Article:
We’re happy to dismantle infrastructure, recover the materials and do something else with them. Reusing the old house batteries in the shed is proof enough of that. But there are times when infrastructure fails like those four damaged batteries, and they can’t be re-used or repaired, and that’s when they have to be recycled. And that second last option of recycling, is what’s going to happen to them.
Over the past year, we’ve been busy dismantling infrastructure and putting the materials to a better use. We’ve learned a lot from living here, and many of those lessons are getting put to good use and making the property easier to maintain, whilst also making it more productive.
Some citrus fruit trees grow quite well here, however those are the exceptions. Many of those variety of fruit trees were planted in conditions which were either too wet, or too shaded. This week we moved another six trees to the sunniest spot on the property. An area will be fenced off for them and the tomatoes.
Citrus trees don’t grow tall enough here to escape the vandalism of the wallabies (a slightly smaller forest kangaroo), and so they have to be grown in a fenced off area. The trees will get one more chance to grow and produce under improved conditions. Or else.
Whilst relocating the trees, we also pulled up a few rocks which had surfaced in the paddock. The rocks are hard on various machines cutting blades, so it is worth the effort to remove them. Some of the rocks are quite large.
All of the rocks will be put to use depending upon their size. Some end up in the steel rock gabion cages. Mid sized rocks are used for lining paths. The largest rocks are perfect for retaining soil in garden beds. But all rocks have a use.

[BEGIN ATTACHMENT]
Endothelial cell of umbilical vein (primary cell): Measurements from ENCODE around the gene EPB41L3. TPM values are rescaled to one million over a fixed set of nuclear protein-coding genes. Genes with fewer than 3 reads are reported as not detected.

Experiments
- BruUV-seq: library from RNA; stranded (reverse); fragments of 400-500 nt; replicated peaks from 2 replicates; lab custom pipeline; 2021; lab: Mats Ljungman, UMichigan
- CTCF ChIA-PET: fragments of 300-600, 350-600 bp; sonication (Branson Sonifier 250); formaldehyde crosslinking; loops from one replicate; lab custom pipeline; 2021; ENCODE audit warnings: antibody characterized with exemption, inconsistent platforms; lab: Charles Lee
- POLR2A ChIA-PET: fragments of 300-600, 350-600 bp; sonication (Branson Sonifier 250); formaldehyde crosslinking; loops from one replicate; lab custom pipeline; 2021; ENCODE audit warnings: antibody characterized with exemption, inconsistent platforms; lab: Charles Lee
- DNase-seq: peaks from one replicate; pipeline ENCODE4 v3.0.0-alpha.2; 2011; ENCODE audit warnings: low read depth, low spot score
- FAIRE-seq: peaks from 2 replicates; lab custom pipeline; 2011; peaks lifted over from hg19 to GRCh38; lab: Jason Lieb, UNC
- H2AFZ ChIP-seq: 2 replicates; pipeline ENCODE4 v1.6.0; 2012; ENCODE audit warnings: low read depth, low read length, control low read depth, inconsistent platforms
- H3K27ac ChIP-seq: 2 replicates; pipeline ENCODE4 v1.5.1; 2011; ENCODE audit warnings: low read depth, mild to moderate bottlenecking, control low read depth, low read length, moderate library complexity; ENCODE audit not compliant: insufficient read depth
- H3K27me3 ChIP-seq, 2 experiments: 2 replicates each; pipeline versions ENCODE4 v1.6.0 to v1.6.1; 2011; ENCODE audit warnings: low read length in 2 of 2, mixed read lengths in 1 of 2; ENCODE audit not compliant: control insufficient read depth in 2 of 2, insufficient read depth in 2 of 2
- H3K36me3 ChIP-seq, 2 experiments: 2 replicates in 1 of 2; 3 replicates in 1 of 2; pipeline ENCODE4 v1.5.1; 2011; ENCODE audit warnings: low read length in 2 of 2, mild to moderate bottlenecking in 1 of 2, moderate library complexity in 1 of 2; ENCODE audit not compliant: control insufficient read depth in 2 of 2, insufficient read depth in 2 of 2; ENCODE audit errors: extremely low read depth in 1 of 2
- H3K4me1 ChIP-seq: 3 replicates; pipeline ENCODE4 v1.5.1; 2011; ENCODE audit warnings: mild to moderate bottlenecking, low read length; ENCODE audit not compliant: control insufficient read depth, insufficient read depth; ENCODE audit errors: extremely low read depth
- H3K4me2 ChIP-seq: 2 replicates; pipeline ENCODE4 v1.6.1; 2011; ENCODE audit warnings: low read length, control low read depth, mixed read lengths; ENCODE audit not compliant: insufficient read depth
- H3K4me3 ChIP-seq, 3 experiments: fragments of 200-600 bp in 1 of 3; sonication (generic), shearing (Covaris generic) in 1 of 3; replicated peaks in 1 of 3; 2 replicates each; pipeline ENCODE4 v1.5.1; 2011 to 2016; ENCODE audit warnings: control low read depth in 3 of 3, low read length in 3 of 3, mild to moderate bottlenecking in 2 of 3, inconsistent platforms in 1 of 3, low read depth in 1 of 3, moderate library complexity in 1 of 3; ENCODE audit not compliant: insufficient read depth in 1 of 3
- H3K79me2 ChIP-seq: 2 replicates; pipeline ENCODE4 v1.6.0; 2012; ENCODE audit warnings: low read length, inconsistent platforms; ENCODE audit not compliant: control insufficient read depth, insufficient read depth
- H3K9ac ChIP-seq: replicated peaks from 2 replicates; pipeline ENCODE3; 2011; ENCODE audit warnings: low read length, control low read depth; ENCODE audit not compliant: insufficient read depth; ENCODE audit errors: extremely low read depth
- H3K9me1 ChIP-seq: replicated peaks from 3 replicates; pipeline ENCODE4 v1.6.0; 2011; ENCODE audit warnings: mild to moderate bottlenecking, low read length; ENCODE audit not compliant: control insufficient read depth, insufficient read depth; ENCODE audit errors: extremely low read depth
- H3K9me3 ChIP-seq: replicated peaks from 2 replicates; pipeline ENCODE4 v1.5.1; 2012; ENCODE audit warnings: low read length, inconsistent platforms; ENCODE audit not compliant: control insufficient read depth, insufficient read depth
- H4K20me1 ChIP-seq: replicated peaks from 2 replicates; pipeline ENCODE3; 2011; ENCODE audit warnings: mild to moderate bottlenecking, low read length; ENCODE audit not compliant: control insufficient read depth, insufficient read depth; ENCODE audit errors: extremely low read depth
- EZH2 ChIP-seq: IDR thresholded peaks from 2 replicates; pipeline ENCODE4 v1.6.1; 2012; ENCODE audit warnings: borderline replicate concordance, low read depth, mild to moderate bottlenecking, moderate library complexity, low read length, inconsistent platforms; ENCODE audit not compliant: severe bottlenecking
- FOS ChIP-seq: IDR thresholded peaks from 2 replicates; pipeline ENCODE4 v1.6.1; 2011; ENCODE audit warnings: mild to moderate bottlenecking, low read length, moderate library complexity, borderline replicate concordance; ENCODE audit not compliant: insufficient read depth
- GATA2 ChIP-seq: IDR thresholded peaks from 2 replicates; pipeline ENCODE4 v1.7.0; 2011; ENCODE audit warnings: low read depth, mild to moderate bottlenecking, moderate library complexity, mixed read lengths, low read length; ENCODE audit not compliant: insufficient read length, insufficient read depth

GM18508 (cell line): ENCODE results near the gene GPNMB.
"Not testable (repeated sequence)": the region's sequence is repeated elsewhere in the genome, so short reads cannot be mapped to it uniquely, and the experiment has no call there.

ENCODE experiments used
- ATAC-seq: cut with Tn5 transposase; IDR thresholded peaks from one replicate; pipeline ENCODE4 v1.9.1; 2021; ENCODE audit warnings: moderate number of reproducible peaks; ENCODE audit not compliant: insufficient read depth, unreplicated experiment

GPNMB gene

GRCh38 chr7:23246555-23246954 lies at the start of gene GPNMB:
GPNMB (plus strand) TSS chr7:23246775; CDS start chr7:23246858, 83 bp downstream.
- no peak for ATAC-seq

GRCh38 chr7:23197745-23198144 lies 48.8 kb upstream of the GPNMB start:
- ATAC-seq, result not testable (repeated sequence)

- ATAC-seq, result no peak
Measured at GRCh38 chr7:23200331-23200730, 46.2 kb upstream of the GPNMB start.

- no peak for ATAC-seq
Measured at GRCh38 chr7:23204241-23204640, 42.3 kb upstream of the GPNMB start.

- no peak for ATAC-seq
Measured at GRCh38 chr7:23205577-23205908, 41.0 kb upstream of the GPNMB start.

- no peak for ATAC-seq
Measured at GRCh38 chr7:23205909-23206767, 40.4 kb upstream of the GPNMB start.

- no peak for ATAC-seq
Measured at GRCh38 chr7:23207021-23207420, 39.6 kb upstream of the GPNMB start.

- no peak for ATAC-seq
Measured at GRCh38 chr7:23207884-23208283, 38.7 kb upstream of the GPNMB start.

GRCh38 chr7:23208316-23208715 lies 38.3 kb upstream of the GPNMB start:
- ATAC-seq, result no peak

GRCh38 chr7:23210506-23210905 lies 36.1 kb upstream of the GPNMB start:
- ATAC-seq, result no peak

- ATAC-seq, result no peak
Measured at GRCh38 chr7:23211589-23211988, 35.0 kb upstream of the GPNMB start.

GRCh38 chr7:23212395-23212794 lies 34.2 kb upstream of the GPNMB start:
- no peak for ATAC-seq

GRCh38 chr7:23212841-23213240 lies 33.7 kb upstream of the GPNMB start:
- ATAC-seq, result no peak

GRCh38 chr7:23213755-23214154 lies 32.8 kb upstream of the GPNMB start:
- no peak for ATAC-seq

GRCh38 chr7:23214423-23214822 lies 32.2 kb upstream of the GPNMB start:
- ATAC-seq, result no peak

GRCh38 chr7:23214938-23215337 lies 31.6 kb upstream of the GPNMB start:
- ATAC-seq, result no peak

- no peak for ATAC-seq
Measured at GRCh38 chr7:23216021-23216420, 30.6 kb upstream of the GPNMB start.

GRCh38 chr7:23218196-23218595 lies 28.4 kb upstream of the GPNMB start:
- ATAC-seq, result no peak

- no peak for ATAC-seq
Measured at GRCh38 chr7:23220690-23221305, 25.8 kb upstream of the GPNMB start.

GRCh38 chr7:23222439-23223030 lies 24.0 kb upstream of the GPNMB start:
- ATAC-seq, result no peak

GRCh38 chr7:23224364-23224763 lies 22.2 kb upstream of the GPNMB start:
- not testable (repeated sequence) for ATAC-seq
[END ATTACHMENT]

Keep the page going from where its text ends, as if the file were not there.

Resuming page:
Another item of infrastructure which is in the process of being dismantled is the raspberry enclosure. The first few years with those plants was very productive. However maintaining the plants – and raspberries produce fruit on second year canes – requires more space and an entirely different system.
About sixty plants were moved to another location where they should be easier to maintain. Time will tell whether the new arrangements work better for those plants.
All five of the garden terraces have now been cleared of weeds.
The winter weather is slowly but gradually warming up, and I thought that readers might be interested to see the strawberry and red mustard plants in the greenhouse. The soil temperature in the greenhouse has now reached 10’C / 50’F, whilst the air temperature is a few degrees warmer than that during the daytime.
The weather has been rather variable this week. It’s to be expected at this time of year. One morning there was a frost.
There was even a thunderstorm which produced a striking sunset.
Spring is certainly on its way. A Sambar deer stag left its calling card on a Douglas Fir where it had scratched its antlers. Ollie was intrigued by the smell.
A few of the very early deciduous trees have decided that the conditions are right to begin producing flowers and leaves.
Onto the flowers:
The temperature outside now at about 10.00am is 7’C (44’F). So far this year there has been 633.2mm (24.9 inches) which is up from last weeks total of 612.8mm (24.1 inches)